Now Playing: TINY FURNITURE and SAY ANYTHING, plus Stephen King, the first-ever NC-17 and more
Ever feel that twinge of nostalgia for those glory days of high school and college? Well, you may have forgotten the aimlessness and angst of post-graduation – but don’t worry, we’ve got two films to remind you of it this week. Also on tap, a sexy (but literary!) romp through Paris, one of the best Stephen King film adaptations ever, and Alan Cumming and Jennifer Jason-Leigh at each other’s throats.
MOVIES WE LOVE LUST
Spend Sunday Nights with a film that reminds you why you love the movies.
Closing out that fleeting period genre known as the 1980′s teen romance (and fittingly set partly after high school graduation), SAY ANYTHING captured the best of films like SIXTEEN CANDLES, PRETTY IN PINK and SOME KIND OF WONDERFUL while flatly declaring that it was time to grow up. It also cemented John Cusack’s status as a heartthrob for the ladies and a hero to underachieving young guys (oops, “men”). Cameron Crowe had previously written FAST TIMES AT RIDGEMONT HIGH, now considered something of a classic in its own right for its originally unrecognized complexity, and SAY ANYTHING marked his directorial debut.
ROBERT REDFORD PRESENTS
An insightful introduction into a diverse array of thought provoking films brought to you by the man who made it all possible… Mr. Robert Redford presents…
Working as a counterpart to SAY ANYTHING, Lena Dunham’s award-winning feature about that lost period just after college graduation makes it clear that there’s still one more level left to conquer before throwing yourself head-first into this thing we call “real life”. She not only directs but also stars as Aura, a recent grad with a degree in film theory who’s forced to return home and work in a restaurant while she figures out her future. (Hey, she can always apply for a job at Sundance Channel.)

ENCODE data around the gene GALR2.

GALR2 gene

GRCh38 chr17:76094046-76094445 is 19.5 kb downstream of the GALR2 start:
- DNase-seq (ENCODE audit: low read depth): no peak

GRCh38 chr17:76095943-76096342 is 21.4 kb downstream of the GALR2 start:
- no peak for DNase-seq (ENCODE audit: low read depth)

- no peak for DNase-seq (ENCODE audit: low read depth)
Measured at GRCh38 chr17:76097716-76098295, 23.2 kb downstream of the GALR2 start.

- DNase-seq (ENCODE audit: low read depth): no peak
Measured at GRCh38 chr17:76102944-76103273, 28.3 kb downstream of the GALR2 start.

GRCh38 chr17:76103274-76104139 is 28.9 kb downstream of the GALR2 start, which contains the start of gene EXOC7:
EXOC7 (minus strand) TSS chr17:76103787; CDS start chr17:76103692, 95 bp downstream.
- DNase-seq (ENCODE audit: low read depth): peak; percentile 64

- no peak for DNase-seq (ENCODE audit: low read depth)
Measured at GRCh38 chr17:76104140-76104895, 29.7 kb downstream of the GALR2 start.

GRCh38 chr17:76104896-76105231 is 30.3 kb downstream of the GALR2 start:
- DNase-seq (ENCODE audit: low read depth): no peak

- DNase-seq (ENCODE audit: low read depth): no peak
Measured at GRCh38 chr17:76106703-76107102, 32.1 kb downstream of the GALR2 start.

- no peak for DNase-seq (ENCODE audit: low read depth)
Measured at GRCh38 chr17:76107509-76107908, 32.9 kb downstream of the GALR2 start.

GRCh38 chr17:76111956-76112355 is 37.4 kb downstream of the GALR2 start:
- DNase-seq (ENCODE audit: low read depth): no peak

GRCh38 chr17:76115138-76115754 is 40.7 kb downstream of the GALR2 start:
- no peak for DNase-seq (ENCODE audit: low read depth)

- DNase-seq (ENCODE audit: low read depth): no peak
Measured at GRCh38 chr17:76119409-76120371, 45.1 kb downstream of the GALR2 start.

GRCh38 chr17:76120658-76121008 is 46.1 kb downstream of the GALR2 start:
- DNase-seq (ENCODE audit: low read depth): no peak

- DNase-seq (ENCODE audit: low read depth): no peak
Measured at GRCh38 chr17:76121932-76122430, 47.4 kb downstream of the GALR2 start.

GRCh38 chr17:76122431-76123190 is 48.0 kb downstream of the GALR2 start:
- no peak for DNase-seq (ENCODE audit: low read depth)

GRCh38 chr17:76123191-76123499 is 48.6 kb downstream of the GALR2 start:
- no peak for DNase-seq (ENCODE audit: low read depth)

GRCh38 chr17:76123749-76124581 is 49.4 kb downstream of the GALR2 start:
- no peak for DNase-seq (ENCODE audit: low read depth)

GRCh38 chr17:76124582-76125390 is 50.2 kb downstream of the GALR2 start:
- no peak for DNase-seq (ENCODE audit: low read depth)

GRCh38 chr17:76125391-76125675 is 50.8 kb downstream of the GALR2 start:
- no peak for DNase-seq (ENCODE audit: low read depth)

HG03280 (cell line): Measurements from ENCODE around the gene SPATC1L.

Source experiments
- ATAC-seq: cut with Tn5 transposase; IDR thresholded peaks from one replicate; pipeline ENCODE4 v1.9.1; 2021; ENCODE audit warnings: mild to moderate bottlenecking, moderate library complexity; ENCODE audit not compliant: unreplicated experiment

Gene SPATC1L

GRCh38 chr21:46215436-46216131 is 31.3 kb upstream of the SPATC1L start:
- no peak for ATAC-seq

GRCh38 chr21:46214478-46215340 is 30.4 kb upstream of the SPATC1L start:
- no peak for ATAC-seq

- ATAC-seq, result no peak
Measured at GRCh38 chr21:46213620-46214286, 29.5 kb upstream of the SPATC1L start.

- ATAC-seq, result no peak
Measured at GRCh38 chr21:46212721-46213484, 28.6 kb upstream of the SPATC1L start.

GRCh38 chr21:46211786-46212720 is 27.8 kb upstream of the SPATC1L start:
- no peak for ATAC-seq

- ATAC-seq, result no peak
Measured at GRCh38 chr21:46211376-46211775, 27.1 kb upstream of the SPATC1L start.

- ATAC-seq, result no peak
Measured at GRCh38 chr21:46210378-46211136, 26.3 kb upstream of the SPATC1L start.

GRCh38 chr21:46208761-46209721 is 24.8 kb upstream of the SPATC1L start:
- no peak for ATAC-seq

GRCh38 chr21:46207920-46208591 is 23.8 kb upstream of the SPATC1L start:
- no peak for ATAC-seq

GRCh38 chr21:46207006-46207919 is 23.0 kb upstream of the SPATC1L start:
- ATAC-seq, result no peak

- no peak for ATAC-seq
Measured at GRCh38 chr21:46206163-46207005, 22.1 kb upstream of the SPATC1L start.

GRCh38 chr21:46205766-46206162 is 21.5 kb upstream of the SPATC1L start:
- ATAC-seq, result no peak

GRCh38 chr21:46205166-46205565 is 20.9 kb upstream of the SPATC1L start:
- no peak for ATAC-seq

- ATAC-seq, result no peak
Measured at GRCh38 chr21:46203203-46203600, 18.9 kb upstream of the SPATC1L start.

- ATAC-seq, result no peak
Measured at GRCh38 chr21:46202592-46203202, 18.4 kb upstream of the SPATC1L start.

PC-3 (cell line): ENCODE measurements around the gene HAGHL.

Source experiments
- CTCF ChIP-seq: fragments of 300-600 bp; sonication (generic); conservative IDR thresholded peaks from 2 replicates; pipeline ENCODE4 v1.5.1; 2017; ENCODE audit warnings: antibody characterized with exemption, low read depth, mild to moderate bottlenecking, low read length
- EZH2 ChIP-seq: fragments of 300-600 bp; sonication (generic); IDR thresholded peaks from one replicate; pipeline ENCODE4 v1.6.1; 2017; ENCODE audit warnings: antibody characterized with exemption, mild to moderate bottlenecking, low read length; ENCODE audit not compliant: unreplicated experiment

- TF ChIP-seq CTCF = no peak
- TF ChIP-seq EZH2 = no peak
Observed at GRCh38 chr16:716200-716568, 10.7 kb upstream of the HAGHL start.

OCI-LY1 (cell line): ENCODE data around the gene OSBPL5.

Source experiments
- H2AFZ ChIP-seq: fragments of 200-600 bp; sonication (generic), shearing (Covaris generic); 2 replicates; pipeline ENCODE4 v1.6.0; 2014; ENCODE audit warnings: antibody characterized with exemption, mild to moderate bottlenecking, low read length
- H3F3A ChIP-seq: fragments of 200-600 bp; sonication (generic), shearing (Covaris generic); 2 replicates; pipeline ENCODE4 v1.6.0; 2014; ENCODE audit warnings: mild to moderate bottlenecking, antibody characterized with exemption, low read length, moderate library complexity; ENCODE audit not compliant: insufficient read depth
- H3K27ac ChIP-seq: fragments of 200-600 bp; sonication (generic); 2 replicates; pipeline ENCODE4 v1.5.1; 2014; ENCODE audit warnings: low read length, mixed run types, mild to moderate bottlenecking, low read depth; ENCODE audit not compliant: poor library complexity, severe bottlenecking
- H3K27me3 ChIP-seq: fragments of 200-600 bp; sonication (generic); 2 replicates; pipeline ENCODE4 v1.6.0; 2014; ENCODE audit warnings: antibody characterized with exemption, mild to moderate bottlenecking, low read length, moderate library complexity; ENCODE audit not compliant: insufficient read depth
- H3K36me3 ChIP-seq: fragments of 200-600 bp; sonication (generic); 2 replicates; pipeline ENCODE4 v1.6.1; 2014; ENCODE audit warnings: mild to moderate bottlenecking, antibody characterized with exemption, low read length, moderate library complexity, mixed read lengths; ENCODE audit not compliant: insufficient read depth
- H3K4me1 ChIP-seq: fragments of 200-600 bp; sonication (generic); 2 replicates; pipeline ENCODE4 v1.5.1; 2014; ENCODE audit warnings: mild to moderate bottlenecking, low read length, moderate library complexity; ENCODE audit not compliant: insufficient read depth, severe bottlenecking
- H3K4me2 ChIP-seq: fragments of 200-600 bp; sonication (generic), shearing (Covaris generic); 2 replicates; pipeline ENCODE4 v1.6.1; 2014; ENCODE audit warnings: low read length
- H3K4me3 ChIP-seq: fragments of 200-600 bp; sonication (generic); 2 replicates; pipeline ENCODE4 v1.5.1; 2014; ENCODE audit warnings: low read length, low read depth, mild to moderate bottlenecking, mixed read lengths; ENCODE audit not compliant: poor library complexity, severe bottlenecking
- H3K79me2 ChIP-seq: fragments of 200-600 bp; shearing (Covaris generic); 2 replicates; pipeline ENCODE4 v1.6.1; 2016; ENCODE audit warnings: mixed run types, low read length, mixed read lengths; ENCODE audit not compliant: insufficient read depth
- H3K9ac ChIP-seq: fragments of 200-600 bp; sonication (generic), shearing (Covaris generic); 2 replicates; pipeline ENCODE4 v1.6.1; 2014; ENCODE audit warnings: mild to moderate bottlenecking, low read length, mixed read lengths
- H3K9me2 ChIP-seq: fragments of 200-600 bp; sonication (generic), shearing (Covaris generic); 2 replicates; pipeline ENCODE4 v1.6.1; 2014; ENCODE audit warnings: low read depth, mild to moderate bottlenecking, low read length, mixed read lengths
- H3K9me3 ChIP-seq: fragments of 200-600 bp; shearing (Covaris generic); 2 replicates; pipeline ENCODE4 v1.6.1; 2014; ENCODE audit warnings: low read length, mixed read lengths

Every week, watch a different award winning film from festivals around the globe. A series of contemporary hits and timeless masterpieces.
Jennifer Jason-Leigh and Alan Cumming crafted this dramedy about a creative couple trying to reconcile despite tensions caused by their intertwining occupations (he’s about to direct a film based on her; she’s an actress he decided not to cast in the role). Taking place over one night, the film introduces characters as party guests, cluing the audience in through dialogue to the rich relationships at work – relationships that are slowly but violently pulled apart as the evening wears on and the drugs and alcohol begin to cloud the guests’ judgment.
Turn off the lights and lock the front door every Thursday at 10p as Sundance Channel brings you a unique thriller from genres across the board.
Stephen King adaptations can sometimes be hit or miss, but THE DEAD ZONE was clearly the former. A thoroughly creepy Christopher Walken leads a great cast as John Smith, a man who becomes cursed with the ability to see into other peoples’ lives – including their futures – after awakening from a coma. Just touch his hand and he’ll go all FINAL DESTINATION on you. Unfortunately for Johnny, these visions aren’t of the mundane but rather act as a warning for some future cataclysmic event, culminating when Johnny meets a young presidential candidate and sees a future apocalypse. Is Johnny really seeing the future, or is he just a nut? Tom Skerrit and Martin Sheen co-star.
A night of uncut, uncensored, boundary-pushing fare sure to earn its TV-MA.
The first film ever to receive an NC-17 rating tells the sexxxy story of Henry Miller, his wife June and Anais Nin, a bored and also-married Parisian woman who edges in on both Henry and June (separately) after they move to the city. As liberal yet tortured in their own relationship as they are, Henry & June end up having their own individual affairs with Nin, creating a love triangle that threatens the stability of everybody’s relationship with everybody else. Can’t we all just get along? Fred Ward, Uma Thurman and Maria de Medeiros star.